Go ahead, TRY and kill him…

Kill the Irishman (2011)
Dir: Jonathan Hensleigh
Stars: Ray Stevenson, Vincent D’Onofrio, Linda Cardellini, Laura Ramsey and Christopher… WALKEN

I feel guilty for missing this title in the theaters: had its opening weekend on my calendar, had the best intentions of going, but in the end, I missed it.  I mean, this is my kind of movie.  It’s my kind of film not only because of its true story, violent nature, great performances and involvement of Christopher… WALK-en, but also because it’s the little guy.  The medium film trying to compete against the big fellas: I’m sorry I missed it in theaters, because this was an action-drama well worth the price of admission.

Kill the Irishman is the true story of Danny Greene, a Cleveland native who started out working the docks and had a lifelong career in the local criminal culture of the town.  Played by Ray Stevenson (HBO’s Rome, The Other Guys), Danny is a proud Irishman who honestly believes he has warrior Celtic blood running through his veins.  He quickly rises to power within the Cleveland union: the scene in Act 1 showing his “change of power” with the current union boss is immensely entertaining (see note 1).  From there, Greene led the union not only to the delight of his men, but also to the satisfaction of the local mafia boss. 

However, as Greene’s power grew, the police started looking at him as a person of interest: when he was eventually arrested for related shenanigans, he did what he had to do for his family and agreed to report to the FBI anything that might be of interest as he went back working for the mob.  The “family” set him up as a racketeer for the garbage hauling business: they wanted him to help consolidate it within their ranks.  This part of his career led him to Shondor Birns – played by good ol’ Walken, in an always welcome cameo role.  Birns is a restauranteur cozy with the mob, willing to help Greene get his own restaurant set up.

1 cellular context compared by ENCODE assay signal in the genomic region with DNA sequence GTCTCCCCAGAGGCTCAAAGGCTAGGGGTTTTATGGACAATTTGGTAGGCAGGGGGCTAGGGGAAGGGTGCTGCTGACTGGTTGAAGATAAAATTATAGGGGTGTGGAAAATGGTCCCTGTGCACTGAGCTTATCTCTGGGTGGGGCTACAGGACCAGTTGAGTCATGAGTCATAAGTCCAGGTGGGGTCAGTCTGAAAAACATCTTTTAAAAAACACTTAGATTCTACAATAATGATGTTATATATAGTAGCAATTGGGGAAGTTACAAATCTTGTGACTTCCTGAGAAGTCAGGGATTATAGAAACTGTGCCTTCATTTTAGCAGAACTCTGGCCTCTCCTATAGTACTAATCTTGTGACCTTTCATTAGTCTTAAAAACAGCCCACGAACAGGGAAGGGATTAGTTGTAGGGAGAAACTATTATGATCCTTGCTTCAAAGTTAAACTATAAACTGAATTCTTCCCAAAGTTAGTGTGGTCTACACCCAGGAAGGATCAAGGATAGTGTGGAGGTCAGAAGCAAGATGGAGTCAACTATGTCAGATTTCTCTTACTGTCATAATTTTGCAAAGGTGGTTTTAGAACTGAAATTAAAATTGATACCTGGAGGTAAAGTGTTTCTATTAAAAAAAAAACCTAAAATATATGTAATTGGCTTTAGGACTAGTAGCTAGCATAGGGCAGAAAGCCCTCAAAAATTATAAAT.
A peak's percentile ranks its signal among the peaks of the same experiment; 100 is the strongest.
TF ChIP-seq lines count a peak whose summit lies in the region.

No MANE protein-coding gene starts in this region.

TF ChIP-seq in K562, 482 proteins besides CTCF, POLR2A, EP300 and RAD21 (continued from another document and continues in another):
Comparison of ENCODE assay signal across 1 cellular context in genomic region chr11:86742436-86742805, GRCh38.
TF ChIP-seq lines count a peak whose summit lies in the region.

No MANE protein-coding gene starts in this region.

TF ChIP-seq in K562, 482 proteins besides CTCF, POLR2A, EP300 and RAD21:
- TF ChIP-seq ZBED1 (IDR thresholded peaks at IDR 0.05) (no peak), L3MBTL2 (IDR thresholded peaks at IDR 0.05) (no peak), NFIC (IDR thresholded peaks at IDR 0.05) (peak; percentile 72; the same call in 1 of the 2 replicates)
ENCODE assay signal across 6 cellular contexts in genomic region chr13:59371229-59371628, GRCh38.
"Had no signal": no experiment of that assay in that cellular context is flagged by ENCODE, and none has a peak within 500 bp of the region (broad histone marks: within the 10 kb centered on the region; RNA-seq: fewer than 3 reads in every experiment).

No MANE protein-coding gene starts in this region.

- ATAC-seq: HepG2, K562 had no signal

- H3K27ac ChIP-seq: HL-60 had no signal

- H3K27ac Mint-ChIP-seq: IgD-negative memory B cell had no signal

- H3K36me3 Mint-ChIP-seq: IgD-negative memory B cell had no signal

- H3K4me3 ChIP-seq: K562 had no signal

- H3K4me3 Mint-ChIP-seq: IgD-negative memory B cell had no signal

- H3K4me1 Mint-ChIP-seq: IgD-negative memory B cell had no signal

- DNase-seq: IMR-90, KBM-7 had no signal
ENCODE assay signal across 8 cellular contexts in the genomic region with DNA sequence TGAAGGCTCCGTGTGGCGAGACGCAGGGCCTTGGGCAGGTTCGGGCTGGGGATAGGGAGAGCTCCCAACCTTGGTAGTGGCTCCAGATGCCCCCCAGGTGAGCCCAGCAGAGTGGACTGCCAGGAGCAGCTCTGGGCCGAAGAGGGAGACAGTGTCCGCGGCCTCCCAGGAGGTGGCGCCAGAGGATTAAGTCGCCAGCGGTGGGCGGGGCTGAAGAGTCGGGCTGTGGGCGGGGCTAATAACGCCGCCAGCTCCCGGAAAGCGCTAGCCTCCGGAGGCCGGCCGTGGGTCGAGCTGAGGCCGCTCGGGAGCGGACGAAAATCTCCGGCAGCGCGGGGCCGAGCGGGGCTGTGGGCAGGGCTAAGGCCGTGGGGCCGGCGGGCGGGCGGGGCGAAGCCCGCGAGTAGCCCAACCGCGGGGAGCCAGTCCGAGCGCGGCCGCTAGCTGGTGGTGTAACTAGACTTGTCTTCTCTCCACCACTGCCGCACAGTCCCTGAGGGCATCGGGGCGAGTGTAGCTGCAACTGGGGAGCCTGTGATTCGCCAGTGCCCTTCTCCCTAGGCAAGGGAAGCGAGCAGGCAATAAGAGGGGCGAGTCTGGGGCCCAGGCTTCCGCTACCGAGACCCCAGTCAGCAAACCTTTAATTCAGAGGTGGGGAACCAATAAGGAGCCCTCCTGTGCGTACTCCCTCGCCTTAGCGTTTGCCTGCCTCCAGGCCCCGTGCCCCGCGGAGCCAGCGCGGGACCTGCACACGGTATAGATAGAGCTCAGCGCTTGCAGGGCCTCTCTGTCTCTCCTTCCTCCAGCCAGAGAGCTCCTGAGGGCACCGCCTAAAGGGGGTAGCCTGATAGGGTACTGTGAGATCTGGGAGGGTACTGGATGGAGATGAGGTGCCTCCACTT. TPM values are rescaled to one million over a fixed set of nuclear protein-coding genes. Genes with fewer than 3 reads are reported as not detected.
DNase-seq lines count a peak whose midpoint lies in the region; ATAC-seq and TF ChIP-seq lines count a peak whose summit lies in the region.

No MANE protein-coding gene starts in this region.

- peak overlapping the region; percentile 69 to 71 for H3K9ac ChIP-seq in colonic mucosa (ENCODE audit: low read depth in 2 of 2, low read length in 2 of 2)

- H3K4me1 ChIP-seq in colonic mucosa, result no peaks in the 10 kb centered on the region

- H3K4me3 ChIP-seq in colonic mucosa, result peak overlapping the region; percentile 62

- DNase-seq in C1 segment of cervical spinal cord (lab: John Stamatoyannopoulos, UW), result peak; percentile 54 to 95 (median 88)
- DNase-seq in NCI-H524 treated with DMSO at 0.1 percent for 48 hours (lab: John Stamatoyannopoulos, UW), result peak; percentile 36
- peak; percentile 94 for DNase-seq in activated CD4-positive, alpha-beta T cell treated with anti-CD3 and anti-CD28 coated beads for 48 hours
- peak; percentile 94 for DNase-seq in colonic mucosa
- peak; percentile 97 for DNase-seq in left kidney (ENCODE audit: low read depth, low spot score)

This part of the story is where the trouble started to brew: in a crazy circumstance, the $70,000 that Birns borrows from the New York mob is seized by the authorities when they arrest the courier who was to deliver it.  And still, the “family” says Greene owes them for it!  To Greene, with all of his pride and Celtic warrior blood, this outrageous demand is too much.  He essentially tells the mob and Birns to, ahem, “go away” in a very eloquent array of profanity that would make the father from A Christmas Story proud.  Thus begins a summer of car bombings – true story – throughout the Cleveland area that has become legendary. 

I love it when a movie entertains me to the point I want to look up more about its subject.  For example, the following are facts that the movie touches on: Birns did hire a hit man (or team of thugs) to kill Greene.  This team failed, which emboldened Greene.  He started muscling in on the mafia’s control of vending machine business and gambling in Northeast Ohio.  A whole team of ATF agents were called in because of the increase in bombings, which totaled 36 in the summer of 1976.  There were eight failed attempts on Greene’s life.  And finally, he really truly did have a television interview with a Cleveland station in which he showed where he lived and said, “I’m not a hard guy to find.” 

The cast of the film is fun as hell to watch as well: I could go on and on but I have other entries to get to – add Irishman to the cue!

Note 1: The union boss is played by Bob Gunton, who you’ll no doubt recognize as the warden from Shawshank Redemption: he’s one of those character actors I really enjoy watching, but that supporting role in Shawshank has got to be somewhat of a curse, because I have trouble seeing Gunton without immediately remembering that character in that role!

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